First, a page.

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TCS Bulletin - How do you sum up a 10 day trip to Israel?

It is almost impossible to do justice to the trip in words, because so much of it is about the feelings that this place can inspire in people. Instead I want to share three experiences.

On our first Friday we set out to explore the city of Tel Aviv. As part of this tour we made our way to Levinsky Street, in south Tel Aviv, an area that tourists rarely visit. But for me, this area is my Israel. In our New York context, you can think of this neighborhood like the Lower East Side, the original area where Jews built up the city. And on a Friday morning it is a place filled with locals trying to get all of their shopping done in time for Shabbat, when virtually everything will be closed.

But for me, in taking our group to this neighborhood, I was able to share my Tel Aviv. It was in this neighborhood that my great-grandparents settled, after arriving in Palestine (as it was then called) from Romania and Austria respectively. These are the streets where they had their shops and these are the streets that I still walk with my Saba סבא (grandfather) stopping in virtually every shop for him to say hello to all of his friends.

In the middle of our trip we made our way to the south and faced the challenge of climbing Masada, the desert fortress constructed by King Herod, and the place where zealots made their last stand against the Romans. As we arrived in our bus we saw what seemed like hundreds of young Israeli soldiers making their way to climb the path up to the fortress. They had completed their basic training and where at the end of a 50 kilometer, through the night, hike to Masada. Some of them were limping, many of them looked exhausted, but to us they were an inspiring sight.

When we stood at the top of the mountain, as Uri (our tour guide) told Masada’s story, he was repeatedly interrupted by their cheers for one another, by the soldiers’ chanting, and then ultimately by their singing of Hatikva. And then following this with our own morning service, in which three recent Bnei Mitzvah were called to the Torah added a new layer of meaning to this site as a place of rebirth, not simply a place of loss and sacrifice.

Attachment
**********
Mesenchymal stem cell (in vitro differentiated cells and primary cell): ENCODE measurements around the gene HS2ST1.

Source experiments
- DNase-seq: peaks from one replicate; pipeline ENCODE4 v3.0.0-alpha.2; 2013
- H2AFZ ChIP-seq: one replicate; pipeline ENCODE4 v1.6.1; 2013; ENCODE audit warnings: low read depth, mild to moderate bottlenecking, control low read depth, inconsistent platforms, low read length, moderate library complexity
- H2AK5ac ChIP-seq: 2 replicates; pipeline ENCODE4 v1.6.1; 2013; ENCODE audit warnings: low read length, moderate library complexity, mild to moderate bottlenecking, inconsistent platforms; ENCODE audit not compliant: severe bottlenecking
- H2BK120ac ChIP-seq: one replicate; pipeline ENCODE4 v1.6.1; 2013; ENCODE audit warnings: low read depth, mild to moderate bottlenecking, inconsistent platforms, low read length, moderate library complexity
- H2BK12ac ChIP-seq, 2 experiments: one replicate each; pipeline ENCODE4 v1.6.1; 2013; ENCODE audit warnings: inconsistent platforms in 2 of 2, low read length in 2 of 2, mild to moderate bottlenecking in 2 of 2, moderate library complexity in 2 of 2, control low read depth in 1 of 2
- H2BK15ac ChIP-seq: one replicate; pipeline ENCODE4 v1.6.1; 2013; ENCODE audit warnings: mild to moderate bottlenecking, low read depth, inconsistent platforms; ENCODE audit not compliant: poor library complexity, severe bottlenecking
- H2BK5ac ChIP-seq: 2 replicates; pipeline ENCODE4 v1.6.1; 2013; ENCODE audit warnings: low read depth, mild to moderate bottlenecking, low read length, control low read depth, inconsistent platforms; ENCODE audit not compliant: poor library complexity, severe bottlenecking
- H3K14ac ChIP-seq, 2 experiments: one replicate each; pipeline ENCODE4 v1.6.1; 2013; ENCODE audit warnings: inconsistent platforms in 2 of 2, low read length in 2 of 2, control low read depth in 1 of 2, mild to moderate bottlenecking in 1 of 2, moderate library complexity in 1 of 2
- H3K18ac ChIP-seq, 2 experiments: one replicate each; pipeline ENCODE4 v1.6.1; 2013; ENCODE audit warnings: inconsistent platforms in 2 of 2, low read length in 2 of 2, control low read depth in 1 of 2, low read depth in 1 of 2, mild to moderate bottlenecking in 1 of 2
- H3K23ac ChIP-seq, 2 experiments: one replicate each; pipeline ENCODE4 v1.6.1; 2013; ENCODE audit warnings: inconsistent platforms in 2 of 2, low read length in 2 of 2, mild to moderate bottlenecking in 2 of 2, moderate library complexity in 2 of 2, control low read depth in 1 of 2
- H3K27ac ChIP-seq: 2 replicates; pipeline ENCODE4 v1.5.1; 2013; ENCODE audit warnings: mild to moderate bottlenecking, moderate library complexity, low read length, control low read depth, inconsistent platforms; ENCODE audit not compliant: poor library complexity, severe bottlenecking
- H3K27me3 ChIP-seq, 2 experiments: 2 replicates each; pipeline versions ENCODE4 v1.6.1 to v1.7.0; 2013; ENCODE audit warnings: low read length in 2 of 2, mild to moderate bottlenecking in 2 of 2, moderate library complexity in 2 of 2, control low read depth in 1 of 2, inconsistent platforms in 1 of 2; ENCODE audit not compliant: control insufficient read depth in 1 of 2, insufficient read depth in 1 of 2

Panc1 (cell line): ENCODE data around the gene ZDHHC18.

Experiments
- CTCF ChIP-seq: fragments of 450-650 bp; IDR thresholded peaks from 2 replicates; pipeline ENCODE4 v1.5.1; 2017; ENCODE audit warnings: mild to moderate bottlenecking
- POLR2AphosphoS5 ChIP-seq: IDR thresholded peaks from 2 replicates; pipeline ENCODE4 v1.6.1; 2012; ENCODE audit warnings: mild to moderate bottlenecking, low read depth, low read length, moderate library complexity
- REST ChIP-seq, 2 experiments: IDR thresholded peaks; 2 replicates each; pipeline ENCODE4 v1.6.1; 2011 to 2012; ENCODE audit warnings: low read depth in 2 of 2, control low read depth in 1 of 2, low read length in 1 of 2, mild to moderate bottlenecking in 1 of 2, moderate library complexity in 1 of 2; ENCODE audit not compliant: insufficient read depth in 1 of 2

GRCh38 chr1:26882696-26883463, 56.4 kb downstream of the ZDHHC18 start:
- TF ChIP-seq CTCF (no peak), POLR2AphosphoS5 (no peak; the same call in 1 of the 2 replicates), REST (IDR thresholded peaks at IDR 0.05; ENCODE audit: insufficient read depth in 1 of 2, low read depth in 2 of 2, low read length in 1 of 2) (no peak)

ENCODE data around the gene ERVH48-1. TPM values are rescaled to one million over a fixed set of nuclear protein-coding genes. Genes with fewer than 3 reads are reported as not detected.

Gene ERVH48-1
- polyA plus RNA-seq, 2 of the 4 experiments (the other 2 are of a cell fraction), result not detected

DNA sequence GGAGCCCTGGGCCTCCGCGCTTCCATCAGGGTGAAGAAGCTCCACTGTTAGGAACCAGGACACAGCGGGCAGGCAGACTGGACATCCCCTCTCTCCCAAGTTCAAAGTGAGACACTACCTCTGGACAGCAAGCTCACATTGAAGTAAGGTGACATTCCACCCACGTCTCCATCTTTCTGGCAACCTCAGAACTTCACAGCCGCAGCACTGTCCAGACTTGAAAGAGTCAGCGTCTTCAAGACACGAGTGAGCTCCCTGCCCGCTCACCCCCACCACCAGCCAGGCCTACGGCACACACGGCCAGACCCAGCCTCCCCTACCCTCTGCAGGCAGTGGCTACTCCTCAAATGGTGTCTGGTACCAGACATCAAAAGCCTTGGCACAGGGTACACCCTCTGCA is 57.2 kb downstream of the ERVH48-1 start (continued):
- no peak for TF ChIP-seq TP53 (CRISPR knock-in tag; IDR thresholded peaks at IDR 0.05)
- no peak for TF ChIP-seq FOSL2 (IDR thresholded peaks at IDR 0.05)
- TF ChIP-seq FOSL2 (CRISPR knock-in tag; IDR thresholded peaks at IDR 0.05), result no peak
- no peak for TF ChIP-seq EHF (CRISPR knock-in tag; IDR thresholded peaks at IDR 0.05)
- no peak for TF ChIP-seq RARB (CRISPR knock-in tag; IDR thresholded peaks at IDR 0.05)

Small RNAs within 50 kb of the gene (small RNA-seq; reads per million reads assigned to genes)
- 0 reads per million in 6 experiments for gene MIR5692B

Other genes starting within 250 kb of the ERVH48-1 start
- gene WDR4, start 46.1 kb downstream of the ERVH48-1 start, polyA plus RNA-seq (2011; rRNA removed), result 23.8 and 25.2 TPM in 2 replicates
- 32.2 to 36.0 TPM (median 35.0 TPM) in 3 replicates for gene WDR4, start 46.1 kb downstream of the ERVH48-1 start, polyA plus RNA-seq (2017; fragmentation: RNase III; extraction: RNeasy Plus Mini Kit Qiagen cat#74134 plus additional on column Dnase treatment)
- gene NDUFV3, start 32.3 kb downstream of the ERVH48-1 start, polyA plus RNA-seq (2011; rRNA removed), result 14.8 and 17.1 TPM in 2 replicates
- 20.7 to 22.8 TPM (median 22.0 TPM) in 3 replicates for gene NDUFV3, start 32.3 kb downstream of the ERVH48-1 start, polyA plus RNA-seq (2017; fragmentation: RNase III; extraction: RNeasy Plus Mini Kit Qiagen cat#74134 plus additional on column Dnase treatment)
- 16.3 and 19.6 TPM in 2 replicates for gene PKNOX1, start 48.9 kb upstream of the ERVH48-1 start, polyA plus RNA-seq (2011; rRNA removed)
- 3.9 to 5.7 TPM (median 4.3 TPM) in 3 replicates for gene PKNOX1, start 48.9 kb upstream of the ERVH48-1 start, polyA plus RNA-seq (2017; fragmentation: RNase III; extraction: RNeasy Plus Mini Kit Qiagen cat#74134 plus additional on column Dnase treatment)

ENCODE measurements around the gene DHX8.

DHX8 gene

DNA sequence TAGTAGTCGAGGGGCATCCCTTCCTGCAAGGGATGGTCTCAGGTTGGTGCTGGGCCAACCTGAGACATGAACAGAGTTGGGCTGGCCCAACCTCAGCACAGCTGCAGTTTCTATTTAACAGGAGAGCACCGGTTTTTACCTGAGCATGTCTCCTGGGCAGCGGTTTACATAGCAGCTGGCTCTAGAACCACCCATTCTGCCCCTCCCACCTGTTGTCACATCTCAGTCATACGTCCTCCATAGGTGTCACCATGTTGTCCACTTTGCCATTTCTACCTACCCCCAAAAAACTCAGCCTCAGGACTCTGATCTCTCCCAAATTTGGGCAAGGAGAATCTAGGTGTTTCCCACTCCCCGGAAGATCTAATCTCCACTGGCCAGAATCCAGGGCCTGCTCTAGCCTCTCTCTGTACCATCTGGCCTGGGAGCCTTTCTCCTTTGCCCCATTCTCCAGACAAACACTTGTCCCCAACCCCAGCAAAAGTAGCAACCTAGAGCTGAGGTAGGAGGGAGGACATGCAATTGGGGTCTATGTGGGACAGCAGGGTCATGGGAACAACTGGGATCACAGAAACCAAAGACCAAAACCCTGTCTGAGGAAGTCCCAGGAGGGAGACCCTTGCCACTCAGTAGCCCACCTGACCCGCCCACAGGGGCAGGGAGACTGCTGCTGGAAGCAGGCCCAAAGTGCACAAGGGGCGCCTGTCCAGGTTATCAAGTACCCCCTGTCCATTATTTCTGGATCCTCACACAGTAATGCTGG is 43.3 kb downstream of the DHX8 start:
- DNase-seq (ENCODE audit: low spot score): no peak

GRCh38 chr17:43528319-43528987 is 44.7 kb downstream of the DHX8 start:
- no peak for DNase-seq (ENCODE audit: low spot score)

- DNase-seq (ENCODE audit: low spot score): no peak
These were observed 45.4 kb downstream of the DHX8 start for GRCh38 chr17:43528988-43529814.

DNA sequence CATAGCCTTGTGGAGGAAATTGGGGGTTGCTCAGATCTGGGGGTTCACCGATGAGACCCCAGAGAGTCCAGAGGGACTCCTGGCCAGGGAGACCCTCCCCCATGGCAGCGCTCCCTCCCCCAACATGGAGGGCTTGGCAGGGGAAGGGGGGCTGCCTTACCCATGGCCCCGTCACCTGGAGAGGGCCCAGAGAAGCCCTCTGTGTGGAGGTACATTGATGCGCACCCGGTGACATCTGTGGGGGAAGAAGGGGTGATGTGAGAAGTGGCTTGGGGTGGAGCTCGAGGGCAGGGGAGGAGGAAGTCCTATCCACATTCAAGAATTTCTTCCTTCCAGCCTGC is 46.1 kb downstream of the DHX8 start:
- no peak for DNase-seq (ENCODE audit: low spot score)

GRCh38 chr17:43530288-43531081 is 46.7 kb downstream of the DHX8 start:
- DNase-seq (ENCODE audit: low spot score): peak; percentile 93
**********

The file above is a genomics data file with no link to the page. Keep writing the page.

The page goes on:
And the final experience didn’t happen in one place, it happened over the final days of the trip. Sitting in a pizza restaurant I suddenly noticed that three of the boys on the trip were there too, and that as they sat at the bar, eating pizza, all of them were still wearing their kippot from our earlier visits to the Western Wall and the Old City. Another one of our younger participants also started wearing his kippah for the final days of our trip. I’m not sure if any of them had ever worn a kippah outside of the synagogue before, but Israel inspires people and it was wonderful to see them claiming this symbol of Jewish identity as their own.

And through these three experiences perhaps I can sum up the Israel trip.

Israel is a place with which I have a personal connection, and for me sharing it with our group, in places like Levinsky, allowing them to form their own individual connections and memories was so special. It is a place where we see the Jewish people not just surviving, but thriving, as we did atop of Masada, the youth of our trip and of Israel offer us reasons to be very optimistic for our future. And Israel is a place where Judaism is everywhere, and as such when you visit the country, Judaism enters your soul in new and powerful ways, allowing for a deeper pride and stronger connections to our tradition, people, and heritage.

During this month at our Sedarim סדרים we will say “Next Year in Jerusalem”, and I hope that in due time every member of our community will have the opportunity to turn them into reality. There is nowhere in the world quite like Israel, and joining with our community on a trip around the country was definitely one of the highlights of my rabbinate.

About Rabbi Danny

Rabbi Danny
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